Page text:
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22 March 2020 22:33

Coronavirus Public Health England Lincolnshire

COLUMBUS, Ohio--Ohio Gov. Mike DeWine on Sunday issued a 'stay at home' order for Ohioans and ordered the state's nonessential businesses closed, although there are sweeping exemptions for designated essential businesses that DeWine said should make sense to most Ohioans. The order, will take effect at 11:59 p.m. on Monday, DeWine said Sunday during his daily briefing from the Ohio Statehouse. He said many businesses are exempted due to their connection to 16 sectors designated by the federal Cybersecurity and Infrastructure Security Agency as "essential" infrastructure. Click here to read the order. Click here to read a state government FAQ.

Ohio to impose ‘stay at home’ order, close nonessential businesses with sweeping exemptions: Gov. Mike DeWine’s Sunday, March 22 coronavirus briefing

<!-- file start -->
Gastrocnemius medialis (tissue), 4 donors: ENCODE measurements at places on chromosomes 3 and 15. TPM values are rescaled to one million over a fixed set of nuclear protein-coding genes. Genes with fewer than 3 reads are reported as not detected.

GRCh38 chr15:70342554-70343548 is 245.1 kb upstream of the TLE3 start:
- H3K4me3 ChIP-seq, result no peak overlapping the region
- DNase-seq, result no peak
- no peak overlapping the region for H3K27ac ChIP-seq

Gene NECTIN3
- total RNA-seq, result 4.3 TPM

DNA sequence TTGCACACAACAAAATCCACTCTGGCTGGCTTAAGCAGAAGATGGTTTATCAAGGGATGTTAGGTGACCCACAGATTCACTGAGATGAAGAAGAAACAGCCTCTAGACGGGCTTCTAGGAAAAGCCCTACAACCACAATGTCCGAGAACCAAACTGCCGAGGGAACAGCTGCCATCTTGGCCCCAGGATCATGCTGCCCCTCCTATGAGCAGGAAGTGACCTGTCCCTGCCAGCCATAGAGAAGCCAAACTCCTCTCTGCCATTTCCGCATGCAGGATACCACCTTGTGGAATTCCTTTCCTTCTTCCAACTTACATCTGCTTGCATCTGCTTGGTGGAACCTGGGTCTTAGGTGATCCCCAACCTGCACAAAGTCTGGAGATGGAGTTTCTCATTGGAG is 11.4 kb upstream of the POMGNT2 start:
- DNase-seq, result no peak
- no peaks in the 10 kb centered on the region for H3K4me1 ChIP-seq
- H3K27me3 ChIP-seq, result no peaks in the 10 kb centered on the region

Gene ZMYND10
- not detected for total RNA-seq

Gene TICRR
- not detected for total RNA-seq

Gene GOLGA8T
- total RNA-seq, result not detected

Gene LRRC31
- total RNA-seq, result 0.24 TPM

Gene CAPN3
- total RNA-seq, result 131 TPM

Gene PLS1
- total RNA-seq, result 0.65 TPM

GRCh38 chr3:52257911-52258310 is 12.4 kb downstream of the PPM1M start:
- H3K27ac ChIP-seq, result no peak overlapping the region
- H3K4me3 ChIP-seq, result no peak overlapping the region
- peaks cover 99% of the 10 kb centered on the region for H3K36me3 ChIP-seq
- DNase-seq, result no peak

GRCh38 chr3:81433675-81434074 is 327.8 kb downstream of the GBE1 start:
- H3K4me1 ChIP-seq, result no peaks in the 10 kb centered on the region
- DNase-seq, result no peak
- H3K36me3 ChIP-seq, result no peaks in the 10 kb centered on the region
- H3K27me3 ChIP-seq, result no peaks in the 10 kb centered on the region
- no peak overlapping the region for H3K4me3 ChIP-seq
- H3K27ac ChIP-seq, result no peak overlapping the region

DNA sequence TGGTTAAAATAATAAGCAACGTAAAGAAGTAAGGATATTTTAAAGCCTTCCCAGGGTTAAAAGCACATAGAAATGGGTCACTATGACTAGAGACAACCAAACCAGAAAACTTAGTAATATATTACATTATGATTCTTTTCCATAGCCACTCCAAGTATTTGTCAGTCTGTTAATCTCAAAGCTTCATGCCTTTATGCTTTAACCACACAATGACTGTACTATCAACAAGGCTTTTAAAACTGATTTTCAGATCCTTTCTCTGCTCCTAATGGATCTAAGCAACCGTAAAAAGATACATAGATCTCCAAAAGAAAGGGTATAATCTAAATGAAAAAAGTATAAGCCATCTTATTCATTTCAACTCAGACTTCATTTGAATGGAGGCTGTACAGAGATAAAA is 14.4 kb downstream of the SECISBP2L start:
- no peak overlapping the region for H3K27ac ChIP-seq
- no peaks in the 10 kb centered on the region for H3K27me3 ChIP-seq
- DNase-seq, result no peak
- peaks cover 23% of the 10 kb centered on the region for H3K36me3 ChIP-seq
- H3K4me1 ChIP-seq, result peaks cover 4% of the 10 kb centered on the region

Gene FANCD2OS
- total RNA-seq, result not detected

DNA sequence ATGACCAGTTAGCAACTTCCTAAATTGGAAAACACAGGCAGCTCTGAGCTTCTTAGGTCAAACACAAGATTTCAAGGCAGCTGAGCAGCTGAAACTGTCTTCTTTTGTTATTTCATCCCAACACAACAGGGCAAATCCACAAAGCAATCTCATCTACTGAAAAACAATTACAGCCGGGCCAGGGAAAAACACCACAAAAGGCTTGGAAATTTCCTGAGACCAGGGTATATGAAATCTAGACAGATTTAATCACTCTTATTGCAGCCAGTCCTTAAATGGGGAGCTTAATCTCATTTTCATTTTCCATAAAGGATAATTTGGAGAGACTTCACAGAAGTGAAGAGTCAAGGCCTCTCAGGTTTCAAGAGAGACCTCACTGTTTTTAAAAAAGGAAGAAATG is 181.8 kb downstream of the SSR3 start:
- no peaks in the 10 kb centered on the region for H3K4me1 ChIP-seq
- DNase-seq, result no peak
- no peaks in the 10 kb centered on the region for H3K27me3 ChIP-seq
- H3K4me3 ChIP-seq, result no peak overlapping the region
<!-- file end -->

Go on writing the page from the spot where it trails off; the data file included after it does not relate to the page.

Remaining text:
DeWine's new order makes it a second-degree misdemeanor for Ohioans to leave the home for an ineligible reason. Allowable exemptions include eligible work-related travel, getting gas, going to health-care appointments, taking care of friends and family, getting groceries and other essentials, going to the bank, outdoor activities (although playgrounds will be closed), and attending weddings and funerals, for example. Businesses and workers exempted include grocery stores, banks, religious buildings, liquor stores, medical-marijuana dispensaries, media, gas stations, post offices, take-out restaurants, legal, real-estate and other professional services, hotels and motels, and funeral homes. The new order appears it could close certain retailers, although there are broad exceptions for those selling food and drinks, home goods medical supplies, hardware and construction supplies, office supplies, and guns. DeWine also announced new restrictions under which starting Thursday, only specially licensed "pandemic" daycare centers will be allowed to operate. State officials have said these centers are set up to watch children whose parents work in critical fields, like healthcare, public safety and other "essential services." But they didn't spell out which parents will be eligible to enroll their children there. The new measures are the most drastic yet announced by DeWine, in that they impose mandatory restrictions on everyday Ohioans. But he called them "common sense," and said they aren't that different than his recent advice that Ohioans not leave their homes if they don't need to. DeWine previously ordered the closure of bars and sit-down restaurants, bowling alleys and movie theaters, gyms, barber shops and salons schools and other workplaces. "We're not going to look and see two days from now, a bunch of people getting arrested," DeWine said. "That's not what we're trying to accomplish. What we're trying to show is the seriousness of this. We are no longer suggesting." Asked to elaborate on the outdoor activity exemption, Dr. Amy Acton, director of the state health department said: Walking your dog or taking that hike is OK," she said. "But mostly, we need folks snuggling up with the Netflix, binge-watching your way through this." The stay-at-home order also has a broadly written exemption for maintaining "minimum business activities." Lt. Gov. Jon Husted used the example of visiting an office to water plants or care for an animal, as an illustration. "We are going to allow for these kinds of things to happen," Husted said. "We did this with the practicality of these issues in mind to make sure you could do what you needed." DeWine again used battleground terms to frame the state's response to the coronavirus pandemic. "All the evidence shows that we are at an absolutely crucial time in this war, and what we do now will make all the difference in the world," he said. "What we do now will slow this invader so that our health-care system, our doctors, our nurses all the professionals at hospitals will have time to treat the casualties." The state also released new coronavirus data on Sunday. But state officials warned it was lagging. "These numbers are pouring in to us. I'm hearing of cases that are happening at the local level that have not yet been reported to the state," Acton said. The number of confirmed coronavirus in Ohio increased to 351 with 83 hospitalized, according to the new state data. No new deaths were reported since Saturday, according to Ohio Department of Health. As of Saturday afternoon, 247 people were confirmed to have COVID-19, the illness caused by the virus. At that time, there were three deaths, including one in Cuyahoga County, and 58 hospitalizations. The number of Ohio counties reporting positive cases grew from 33 to 40 compared to a day ago. The number of cases in Cuyahoga County grew from 92 to 125. Worldwide, non-China confirmed cases had grown to roughly 237,300, compared to roughly 223,200 the day before, according to Sunday afternoon data compiled by the Center for Systems Science and Engineering at Johns Hopkins University. In the United States, there have been 27,004 confirmed cases, with 347 deaths and 176 confirmed recoveries. Check cleveland.com for additional, ongoing coverage. This post will be updated. Here is the county-by-county breakdown of coronavirus cases: Ashland (1) Ashtabula (2) Belmont (2) Butler (17) Carroll (1) Clark (1) Clermont (5) Clinton (1) Columbiana (2) Coshocton (2) Cuyahoga (125) Darke (1) Defiance (2) Delaware (6) Erie (1) Franklin (34) Gallia (1) Geauga (2) Greene (1) Hamilton (19) Hancock (1) Huron (1) Lake (6) Licking (1) Lorain (19) Lucas (5) Mahoning (18) Marion (1) Medina (10) Miami (13) Montgomery (5) Portage (1) Richland (1) Stark (10) Summit (23) Trumbull (3) Tuscarawas (2) Union (1) Warren (3) Wood (1) Read other recent state coronavirus coverage: Gov. Mike DeWine orders developmental disability day service centers be closed due to coronavirus The federal government has extended federal income tax deadlines. Will Ohio? Ohio investigates Cuyahoga County among 3 possible coronavirus clusters First Cuyahoga coronavirus death among 247 confirmed Ohio cases and 3 deaths: Gov. Mike DeWine's Saturday, March 21 briefing Ohio Attorney General sends letters to 2 abortion clinics, telling them to stop all non-essential procedures